Saturday, March 20, 2010

about what? kuwait, that's what

I tell Justin I'm going to post to my blog and he says, "About what?"

"I don't know. Just a post. Let people know I'm alive and kicking."

"Oh. I thought you were going to do something Kuwait-ish."


"You know. Something about Kuwait."

Yes, indeed. I am working on a couple of different mini-essays (destined to be posted at some point) about life here in Kuwait. At some point, I'll tell you about the traffic here. We bought a car and take possession in June, so I've been keenly aware of frightening driving habits. One friend told me that you can't really look when you enter a roundabout here: you just have to drive in and hope for the best. And I've been noticing things like: paint scuff marks on the concrete medians, wrecked cars along the highway shoulders, a single red car door lying in the middle of an exit ramp median.

I'll also tell you about the concerns of some of my students: that Kuwait is losing hold of its traditional religious and cultural values, trading the old in for the Westernized. I have heard my students express opinions about other Gulf countries who have Westernized even more rapidly (Dubai, Bahrain), allowing alcohol purchase. There's a price to Westernization - one that perhaps even a few Westerners are beginning to realize - but there is also a greater challenge facing those who wish to return to tradition. Swimming against the current.

I'll also tell you about the contrast that stands up and waves its arms: great mansions lining littered streets; an astoundingly high diabetes rate among our host nationals when they have wealth to protect and care best for their bodies. I'll tell you about charities here extending help and hope to third country nationals who cannot afford groceries or proper clothing.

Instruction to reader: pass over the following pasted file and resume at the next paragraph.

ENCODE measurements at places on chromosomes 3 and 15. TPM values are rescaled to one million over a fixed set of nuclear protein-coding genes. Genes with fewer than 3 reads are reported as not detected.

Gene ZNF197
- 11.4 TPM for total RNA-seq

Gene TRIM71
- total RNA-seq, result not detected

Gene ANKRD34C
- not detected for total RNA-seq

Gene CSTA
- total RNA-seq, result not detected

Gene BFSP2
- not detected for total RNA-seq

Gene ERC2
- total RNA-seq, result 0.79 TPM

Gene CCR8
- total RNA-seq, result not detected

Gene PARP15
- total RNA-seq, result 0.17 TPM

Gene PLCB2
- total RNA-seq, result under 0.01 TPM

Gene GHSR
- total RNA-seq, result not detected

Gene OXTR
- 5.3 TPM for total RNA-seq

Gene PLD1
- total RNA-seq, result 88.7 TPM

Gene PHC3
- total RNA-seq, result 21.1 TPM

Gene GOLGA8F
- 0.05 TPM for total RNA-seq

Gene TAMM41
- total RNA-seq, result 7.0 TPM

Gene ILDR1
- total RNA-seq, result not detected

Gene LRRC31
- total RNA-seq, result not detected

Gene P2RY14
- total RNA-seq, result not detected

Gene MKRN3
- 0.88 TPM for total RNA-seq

I think that it takes a long time to sort through a new culture. I have made some judgements already. I wait for some of my assumptions to be challenged. At some point, I want to try to put into words how living abroad has made me eat up stereotypes so that I'm always having to spit them out, blink to clear my vision. I keep asking God to help me to see people as people. Not lumped into this or that group. I think that teaching this semester has actually allowed me unique insight: teaching literature opens up discussion channels that other subjects don't always have time for; I've been learning a lot from my students - Kuwaiti or not - about life here.

And I also have to tell you about what I'm enjoying here: walks to the beach, looking out the window to see the Gulf. I have always wanted to live near a great body of water, and here I am. The food - my latest find is the shwarma, a wrap with chicken or falafel with lettuce, tomato, pickles and a sauce whose name I can't remember. I'll have to tell you about the malls, which I don't adore, but which give us places to walk in the heat and are beautifully designed. A friend who lived in the Kuwait awhile ago told me about the beautiful malls and I rolled my eyes: I'm not a mall person. But some of the malls here really are beautiful. And of course, I'll tell you about people watching, which happens to be my favorite thing to do at any one of those beautiful malls.

So this post promises more about Kuwait. Give me time to figure out how to say it.


The Chapples said...

I love hearing about your experiences!

Dumb question: what's your medical care like over there? Any differences with the way your pregnancy is handled?

jsmarslender said...

Good question. We have great health coverage through our school. Insurance covers just about everything. There is a clinic nearby I went to for my cough, but I go to a different hospital for OB care. I'll post a link to their site and tell you more after my next appointment.

Joanna Goodman said...

I will probably spend a fair amount of time at the mall this summer to have a cool place to walk with the kid. Beautiful, it isn't :) But air conditioned is what matters most. I don't know how you take the heat there, Sarah. It gets hot and slightly humid here, stays above 100 for 3 months straight, and by the end I feel completely spent and crabby about the whole thing. It doesn't help that we don't have central air, but we'll be happy this summer adjusting to life with a baby... and just brace ourselves again for a Texas summer...

jessica said...

"drive in and hope for the best"


I think I'm going to have nightmares tonight about maneuvering through traffic like that!

Kuwait sounds like the type of place you have to live in to really soak up. Very interesting.

Angela and David Kidd said...

Awesome. Can't wait to read more stories. I am blown away by the lives you guys have carved out for youselves. Such amazing experiences. And good luck driving. Yikes.